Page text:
He rode his bike from his Hewlett Harbor home to Green Acres Mall, in Valley Stream, and bought records at Sam Goody’s produced by rock ’n’ roll legend Phil Spector, and others that featured the classical music of Richard Wagner.
Jim Steinman blended those two diverse styles in his work, culminating in the songs he wrote for Meat Loaf’s classic “Bat Out of Hell” album, produced by Todd Rundgren.
His dislike of math was documented in the Hewlett High School class of 1965 yearbook. “Likes anything but math” was the line by his picture, but Steinman took the 12 known musical notes and made them add up to hit songs for Air Supply, Celine Dion and Bonnie Tyler as well.
James Richard Steinman died of kidney failure on April 19, a brother, Bill Steinman, told the Associated Press. He was 73. Steinman was born on Nov. 1, 1947, in New York City.
“I went to school with Jimmy from second [grade] through high school and if you saw a photo of Jimmy as a student he had a crew cut,” Woodsburgh resident Michael Kerr wrote in an email. “He was in advanced classes, he was very smart, he didn’t participate in any sports activities and he was known as a book worm. I remember whenever we were asked to spend time doing research at the library, all of us would figure out a way to avoid going, Jimmy made it a priority to go early and finish his work on time.”
As a freshman at Hewlett High, Robert “Skip” Spiro formed a 12-piece jazz band, and needed a piano player. “Jimmy was an excellent piano player, just a brilliant musician,” said Spiro, who also grew up in Hewlett Harbor and attended school with Steinman.
Graduating in the same high school class, the musicians went their separate ways. Steinman, Spiro said, was more into classical music, and left the jazz band, and they went to different colleges, though in the same town: Spiro at the University of Massachusetts at Amherst, and Steinman at Amherst College.
Spiro continued playing with a jazz group in college, and recalled that Steinman assembled what Spiro called a “very exciting powerhouse rock group” that performed original songs in the Amherst area. “I was not surprised that he was successful,” Spiro said. “He always worked very hard.”
Steinman’s creativity led him to write the book, music and lyrics for a musical called “The Dream Engine” as a college senior, to fulfill an independent study requirement. In the early 1970s, he was involved with the show “More Than You Deserve,” performed at the Joseph Papp Public Theater in Manhattan. The musical had an anti-Vietnam play and its cast included one Michael Lee Aday, who came to be known as Meat Loaf.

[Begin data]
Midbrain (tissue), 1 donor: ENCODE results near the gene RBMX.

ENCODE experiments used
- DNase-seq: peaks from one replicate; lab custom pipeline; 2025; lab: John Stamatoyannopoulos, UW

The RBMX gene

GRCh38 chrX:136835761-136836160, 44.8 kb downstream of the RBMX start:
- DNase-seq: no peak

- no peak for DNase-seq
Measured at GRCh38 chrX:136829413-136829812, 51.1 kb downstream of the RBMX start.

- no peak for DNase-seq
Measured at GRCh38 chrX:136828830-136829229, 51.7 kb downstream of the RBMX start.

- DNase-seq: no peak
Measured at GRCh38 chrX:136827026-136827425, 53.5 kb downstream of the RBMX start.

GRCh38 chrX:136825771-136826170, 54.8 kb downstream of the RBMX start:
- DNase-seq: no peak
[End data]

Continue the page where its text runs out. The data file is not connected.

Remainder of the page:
“This was a show destined not to win awards,” said Ron Blanco, who played bass in the show’s band, noting that it featured rubber heads rolling across the stage to illustrate the war’s atrocities. “Jim was a kind, regular, nice guy, mild, very patient. Him and Meat Loaf hit it off. And as we saw, the rest is history.”
Ron Alexenburg was senior vice president and general manager of Epic Records, then a division of CBS Records Group, when Steinman brought him “Bat Out of Hell.” “It was a work of brilliance,” Alexenburg said. “When he called. I told him this powerful album blew out the lights.” He was referring to a blackout in New York City in July 1977 that shut down the city for nearly two days.
“He saw each song on ‘Bat’ as a motorcycle ride that would ratchet up the frenzy from beginning to end,” Joe Stefko, the drummer on the album, said of Steinman. Released in 1977, “Bat Out of Hell” was a meteoric success, with nearly every song — including “Paradise by the Dashboard Light,” “All Revved Up with No Place to Go” and “Two Out of Three Ain’t Bad” — becoming rock radio staples. The record sold more than 50 million copies worldwide.
Air Supply’s “Making Love Out of Nothing at All,” Dion’s “It’s All Coming Back to Me Now” and Tyler’s “Total Eclipse of the Heart” were all written by Steinman. “Jim was a tremendous songwriter,” Alexenburg said, describing him as “brilliant.”
Steinman also wrote music for movies and television. In 2003, he was executive producer of the MTV television film “Wuthering Heights.” He reunited with Meat Loaf for 2016’s “Braver Than We Are,” produced by Paul Crook. A year later, “Bat Out of Hell The Musical” opened in the Manchester Opera House.
“I first heard the name Jim Steinman from my Hewlett High School buddy Doug Dilg just before we started ‘Saturday Night Live,’” Woodmere native and comedy writer Alan Zweibel posted on Facebook. “Doug’s older brother, Larry, and [Jim] were friends. “Then, all the Meat Loaf stuff happened. And I got to meet him years later. We had HHS in common and reminisced, and our intermittent conversations went forward from there over the years. A gentleman and an artist of boundless talent. One of our high school’s greatest contributors to the culture.”